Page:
VIDEO: Mike Brown’s Seaside Town at Park Rose Birds of Prey centre

They say that news is a 24/7 job. During late nights hunched over the computer on deadline night, I can see what they mean.

But that’s nothing compared to the round the clock effort Karl Black and Clare Steele put into running the Park Rose Birds of Prey Centre on Covert Lane in Carnaby.

Mike Brown Seaside Feature'With Karl Black of the  Parkrose Bird of Prey Centre'NBFP PA1321-20n

Mike Brown Seaside Feature'With Karl Black of the Parkrose Bird of Prey Centre'NBFP PA1321-20n

For they literally work all hours looking after their extended family of more than 70 animals - as well as their own young children - at the park they have run since taking over a failing centre in August 2009.

So when I went along to experience a day in the life of an animal park owner, I expected hard work.

One thing I didn’t mention before I turned up was that I am a committed townie. Usually, the closest I get to nature is avoiding pigeons in the town centre, or rolling up my trouser legs to go for a paddle.

That didn’t seem to matter too much as I took on my first task - feeding the ewes who have recently lambed.

Climbing into their enclosure, I felt a strange calm - which was only punctured by a slight worry that the hungry sheep would knock me over as they jostled to eat.

Next up were the birds. There are more than 40 birds at the centre, and many of them fly in displays for visitors - which of course was music to my ears, as it gave me the chance to indulge in my second ‘out of my comfort zone’ activity of the day, showmanship.

Donning a glove and standing arm aloft while Karl explained to the crowd about owls Barney and Merlin and ferruginous/redtail hybrid hawk Columbus, I waited for them to fly to see me. And miraculously they did. It’s obvious they’re fantastically well trained.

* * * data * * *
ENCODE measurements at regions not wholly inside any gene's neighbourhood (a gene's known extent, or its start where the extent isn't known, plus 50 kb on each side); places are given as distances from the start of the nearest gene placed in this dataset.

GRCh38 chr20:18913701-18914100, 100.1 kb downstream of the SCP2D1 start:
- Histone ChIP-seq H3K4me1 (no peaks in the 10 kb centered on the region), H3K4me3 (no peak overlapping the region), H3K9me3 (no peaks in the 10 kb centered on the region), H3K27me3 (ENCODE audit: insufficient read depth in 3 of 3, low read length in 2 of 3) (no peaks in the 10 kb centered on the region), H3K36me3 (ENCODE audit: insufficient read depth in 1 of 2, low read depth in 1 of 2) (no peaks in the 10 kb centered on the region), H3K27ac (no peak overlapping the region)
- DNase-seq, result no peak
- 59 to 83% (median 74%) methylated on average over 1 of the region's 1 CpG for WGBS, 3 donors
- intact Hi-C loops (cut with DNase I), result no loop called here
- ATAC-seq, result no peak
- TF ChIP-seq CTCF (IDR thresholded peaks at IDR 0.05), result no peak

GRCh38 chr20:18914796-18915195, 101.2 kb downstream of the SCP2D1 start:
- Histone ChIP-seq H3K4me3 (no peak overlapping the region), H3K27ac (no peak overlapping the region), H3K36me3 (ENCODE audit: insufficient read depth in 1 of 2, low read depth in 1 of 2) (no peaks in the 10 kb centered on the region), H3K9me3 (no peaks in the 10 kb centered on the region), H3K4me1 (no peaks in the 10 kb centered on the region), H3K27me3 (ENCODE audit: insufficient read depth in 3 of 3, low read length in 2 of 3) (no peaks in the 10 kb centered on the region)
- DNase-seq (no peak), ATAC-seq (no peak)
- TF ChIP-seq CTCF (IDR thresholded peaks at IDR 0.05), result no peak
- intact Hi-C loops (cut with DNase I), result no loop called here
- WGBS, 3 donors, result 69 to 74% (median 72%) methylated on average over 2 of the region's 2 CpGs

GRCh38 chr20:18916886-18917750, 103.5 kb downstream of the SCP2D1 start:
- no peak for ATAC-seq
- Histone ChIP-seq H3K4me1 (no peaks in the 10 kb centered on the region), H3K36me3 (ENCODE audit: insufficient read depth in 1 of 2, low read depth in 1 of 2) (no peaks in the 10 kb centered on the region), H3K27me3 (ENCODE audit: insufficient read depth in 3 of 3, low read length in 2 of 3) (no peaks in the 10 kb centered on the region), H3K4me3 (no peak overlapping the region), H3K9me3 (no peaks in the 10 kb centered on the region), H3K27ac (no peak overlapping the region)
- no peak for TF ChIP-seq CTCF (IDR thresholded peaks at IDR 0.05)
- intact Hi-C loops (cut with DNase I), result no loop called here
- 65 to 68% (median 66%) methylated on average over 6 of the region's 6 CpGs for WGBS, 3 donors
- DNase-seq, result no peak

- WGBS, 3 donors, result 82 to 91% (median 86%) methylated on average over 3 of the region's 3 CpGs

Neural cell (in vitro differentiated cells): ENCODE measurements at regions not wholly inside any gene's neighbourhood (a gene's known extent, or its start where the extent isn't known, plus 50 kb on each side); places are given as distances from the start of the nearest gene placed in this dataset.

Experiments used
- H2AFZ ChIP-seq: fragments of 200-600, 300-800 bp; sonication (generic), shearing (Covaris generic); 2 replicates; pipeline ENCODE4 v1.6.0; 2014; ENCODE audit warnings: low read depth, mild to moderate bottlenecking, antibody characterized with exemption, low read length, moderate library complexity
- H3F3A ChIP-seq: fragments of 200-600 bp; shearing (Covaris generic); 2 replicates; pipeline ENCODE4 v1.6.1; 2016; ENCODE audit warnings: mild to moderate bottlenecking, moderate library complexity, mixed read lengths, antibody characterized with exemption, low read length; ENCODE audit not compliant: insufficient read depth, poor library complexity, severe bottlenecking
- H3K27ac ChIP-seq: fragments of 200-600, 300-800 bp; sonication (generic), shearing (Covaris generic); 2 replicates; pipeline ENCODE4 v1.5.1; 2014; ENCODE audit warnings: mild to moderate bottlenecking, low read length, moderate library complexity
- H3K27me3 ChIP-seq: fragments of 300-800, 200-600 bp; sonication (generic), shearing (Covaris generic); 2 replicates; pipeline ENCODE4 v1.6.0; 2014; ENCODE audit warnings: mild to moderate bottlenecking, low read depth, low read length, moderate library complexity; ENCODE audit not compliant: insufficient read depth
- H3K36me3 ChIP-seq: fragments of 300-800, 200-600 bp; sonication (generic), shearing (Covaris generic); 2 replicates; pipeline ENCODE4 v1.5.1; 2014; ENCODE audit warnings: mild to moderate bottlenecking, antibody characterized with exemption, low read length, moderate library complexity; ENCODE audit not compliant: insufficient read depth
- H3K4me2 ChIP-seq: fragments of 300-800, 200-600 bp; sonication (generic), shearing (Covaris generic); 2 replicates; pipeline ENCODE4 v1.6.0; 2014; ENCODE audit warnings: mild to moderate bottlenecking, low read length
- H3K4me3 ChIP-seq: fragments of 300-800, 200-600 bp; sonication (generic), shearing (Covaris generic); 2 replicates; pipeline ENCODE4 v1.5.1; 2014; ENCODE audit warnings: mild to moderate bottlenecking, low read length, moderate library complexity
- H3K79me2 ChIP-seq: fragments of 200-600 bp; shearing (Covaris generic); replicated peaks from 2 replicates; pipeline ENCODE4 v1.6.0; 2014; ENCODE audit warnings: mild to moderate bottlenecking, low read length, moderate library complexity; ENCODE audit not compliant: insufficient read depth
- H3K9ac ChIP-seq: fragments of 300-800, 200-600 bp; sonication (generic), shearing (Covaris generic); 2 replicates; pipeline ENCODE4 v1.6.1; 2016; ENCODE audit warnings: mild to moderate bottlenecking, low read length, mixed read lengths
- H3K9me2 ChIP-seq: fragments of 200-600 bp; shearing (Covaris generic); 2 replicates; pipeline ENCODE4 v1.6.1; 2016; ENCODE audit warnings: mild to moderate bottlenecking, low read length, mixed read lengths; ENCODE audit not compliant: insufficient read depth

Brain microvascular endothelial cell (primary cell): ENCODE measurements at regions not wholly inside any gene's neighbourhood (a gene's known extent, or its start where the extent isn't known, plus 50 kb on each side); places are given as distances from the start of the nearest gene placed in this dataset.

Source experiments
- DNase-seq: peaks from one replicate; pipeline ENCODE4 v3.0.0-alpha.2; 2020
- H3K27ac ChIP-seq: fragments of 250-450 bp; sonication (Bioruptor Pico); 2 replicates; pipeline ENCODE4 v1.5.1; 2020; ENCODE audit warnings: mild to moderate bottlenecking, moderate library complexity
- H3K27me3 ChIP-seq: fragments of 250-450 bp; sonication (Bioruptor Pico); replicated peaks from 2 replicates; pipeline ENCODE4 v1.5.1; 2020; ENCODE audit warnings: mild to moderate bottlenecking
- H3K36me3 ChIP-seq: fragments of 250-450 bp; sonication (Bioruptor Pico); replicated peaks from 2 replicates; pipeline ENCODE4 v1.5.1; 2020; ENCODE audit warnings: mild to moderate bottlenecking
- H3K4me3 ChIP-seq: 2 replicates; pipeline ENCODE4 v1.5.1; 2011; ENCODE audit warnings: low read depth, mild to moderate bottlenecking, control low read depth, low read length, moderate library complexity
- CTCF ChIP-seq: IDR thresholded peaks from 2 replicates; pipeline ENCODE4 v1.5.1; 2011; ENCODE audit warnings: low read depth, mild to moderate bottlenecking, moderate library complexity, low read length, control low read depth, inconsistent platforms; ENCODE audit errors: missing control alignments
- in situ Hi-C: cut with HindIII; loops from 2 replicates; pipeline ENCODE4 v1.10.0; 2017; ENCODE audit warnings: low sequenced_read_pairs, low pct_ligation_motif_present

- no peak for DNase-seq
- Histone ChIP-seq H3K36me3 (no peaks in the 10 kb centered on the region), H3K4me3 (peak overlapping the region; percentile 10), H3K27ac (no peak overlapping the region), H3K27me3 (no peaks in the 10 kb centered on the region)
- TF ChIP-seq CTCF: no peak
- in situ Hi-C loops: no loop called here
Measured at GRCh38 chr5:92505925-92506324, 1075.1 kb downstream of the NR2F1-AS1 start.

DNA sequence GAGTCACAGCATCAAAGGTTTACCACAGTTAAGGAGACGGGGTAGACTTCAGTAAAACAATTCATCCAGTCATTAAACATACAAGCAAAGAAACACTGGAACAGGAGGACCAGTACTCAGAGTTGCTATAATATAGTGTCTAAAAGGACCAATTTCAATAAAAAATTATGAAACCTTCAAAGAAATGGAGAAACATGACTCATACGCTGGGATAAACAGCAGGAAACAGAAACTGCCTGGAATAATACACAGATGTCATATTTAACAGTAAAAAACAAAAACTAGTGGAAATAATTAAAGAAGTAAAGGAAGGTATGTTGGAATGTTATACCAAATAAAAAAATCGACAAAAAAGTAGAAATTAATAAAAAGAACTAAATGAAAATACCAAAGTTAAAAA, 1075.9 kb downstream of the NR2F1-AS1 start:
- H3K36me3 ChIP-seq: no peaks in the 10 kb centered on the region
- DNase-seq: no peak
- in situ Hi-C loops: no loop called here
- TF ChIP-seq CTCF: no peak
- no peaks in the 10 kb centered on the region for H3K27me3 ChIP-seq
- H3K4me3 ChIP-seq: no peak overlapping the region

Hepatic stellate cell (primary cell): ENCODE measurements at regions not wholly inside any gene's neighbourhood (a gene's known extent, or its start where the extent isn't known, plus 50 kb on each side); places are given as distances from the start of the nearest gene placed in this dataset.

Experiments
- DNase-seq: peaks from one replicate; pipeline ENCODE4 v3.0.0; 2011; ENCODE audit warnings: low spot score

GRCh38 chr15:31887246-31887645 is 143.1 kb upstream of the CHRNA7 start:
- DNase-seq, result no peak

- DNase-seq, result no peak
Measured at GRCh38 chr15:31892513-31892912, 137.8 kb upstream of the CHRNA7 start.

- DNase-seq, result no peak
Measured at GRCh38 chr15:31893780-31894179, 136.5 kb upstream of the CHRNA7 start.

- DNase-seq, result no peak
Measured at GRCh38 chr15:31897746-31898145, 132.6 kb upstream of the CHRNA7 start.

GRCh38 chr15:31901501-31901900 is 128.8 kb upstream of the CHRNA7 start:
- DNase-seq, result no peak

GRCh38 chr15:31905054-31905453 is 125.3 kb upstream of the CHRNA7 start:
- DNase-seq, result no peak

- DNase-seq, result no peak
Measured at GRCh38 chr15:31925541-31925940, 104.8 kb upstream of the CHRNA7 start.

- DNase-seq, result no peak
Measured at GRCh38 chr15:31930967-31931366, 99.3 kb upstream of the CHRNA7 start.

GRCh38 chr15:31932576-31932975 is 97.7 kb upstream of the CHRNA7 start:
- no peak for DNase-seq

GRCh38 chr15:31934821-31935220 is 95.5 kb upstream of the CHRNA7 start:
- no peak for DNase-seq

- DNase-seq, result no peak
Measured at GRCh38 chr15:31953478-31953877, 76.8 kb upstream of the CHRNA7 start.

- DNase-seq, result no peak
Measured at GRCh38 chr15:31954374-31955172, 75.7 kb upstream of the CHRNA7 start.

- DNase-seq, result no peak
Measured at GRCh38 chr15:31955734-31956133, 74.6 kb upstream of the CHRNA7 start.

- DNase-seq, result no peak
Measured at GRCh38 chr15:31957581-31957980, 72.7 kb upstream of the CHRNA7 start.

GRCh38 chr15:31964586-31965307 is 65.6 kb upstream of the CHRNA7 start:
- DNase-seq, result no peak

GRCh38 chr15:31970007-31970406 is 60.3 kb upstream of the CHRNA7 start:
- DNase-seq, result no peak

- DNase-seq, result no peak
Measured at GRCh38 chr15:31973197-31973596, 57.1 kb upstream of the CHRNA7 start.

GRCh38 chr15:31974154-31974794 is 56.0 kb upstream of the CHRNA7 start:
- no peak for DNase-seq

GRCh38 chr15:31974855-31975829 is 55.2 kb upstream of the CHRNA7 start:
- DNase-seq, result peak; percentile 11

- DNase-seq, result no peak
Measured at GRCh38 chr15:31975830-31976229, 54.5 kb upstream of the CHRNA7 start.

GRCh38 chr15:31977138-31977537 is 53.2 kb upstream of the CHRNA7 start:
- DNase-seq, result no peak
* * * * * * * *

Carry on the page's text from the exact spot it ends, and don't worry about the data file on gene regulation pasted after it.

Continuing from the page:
Then was a tour of the other animals on site, including pigs and goats.

I got up close to some reluctant looking wallabies - one with a joey in pouch - who eventually trusted me enough to eat their dinner within inches of where I reluctantly crouched.

Then I fed meal worms to some altogether less reluctant meerkats, who growled and chatted and ‘hunted’ grapes.

I had only been on site for a few hours, but I had seen how much work goes into looking after so many dependent animals.

I couldn’t imagine what it would be like to do it full time, so I asked Karl what it was like.

“A few weeks ago we got away on our first weekend off together since we took over the park. It doesn’t seem like hard work though, it’s a passion,” said Karl.

“When we took over there was no license and we have built everything since then. We’ve recently expanded the site, this year the sheep have breeded and we have 9 lambs now. It’s growing all the time.

“We won a start-up business award at the Chamber Business Awards and that was like a big pat on the back for what we do here.

“My little girls love it. My five-year-old trained one of our harris hawks and they love to get involved too.

“Working here is a bit like having an extended family.

“When some of the animals are breeding we artificially inseminate and we can be here until 3am some nights.”

But the park isn’t just about looking after animals, it’s also about teaching youngsters about nature.

“We have school visits come here and they are fascinated. A lot of the time they won’t have had any experience of handling animals but when they come along they listen to what we are telling them.

“Some of the kids aren’t the type to sit in lessons and be taught from books, they engage the hands on way we do things here.”

The park run a Young Falconers’ Club on Sunday mornings, and will run kids packages during the summer holidays where they can enjoy, donkey rides, pig racing, small animal holding and flying displays.

More information about the park can be found at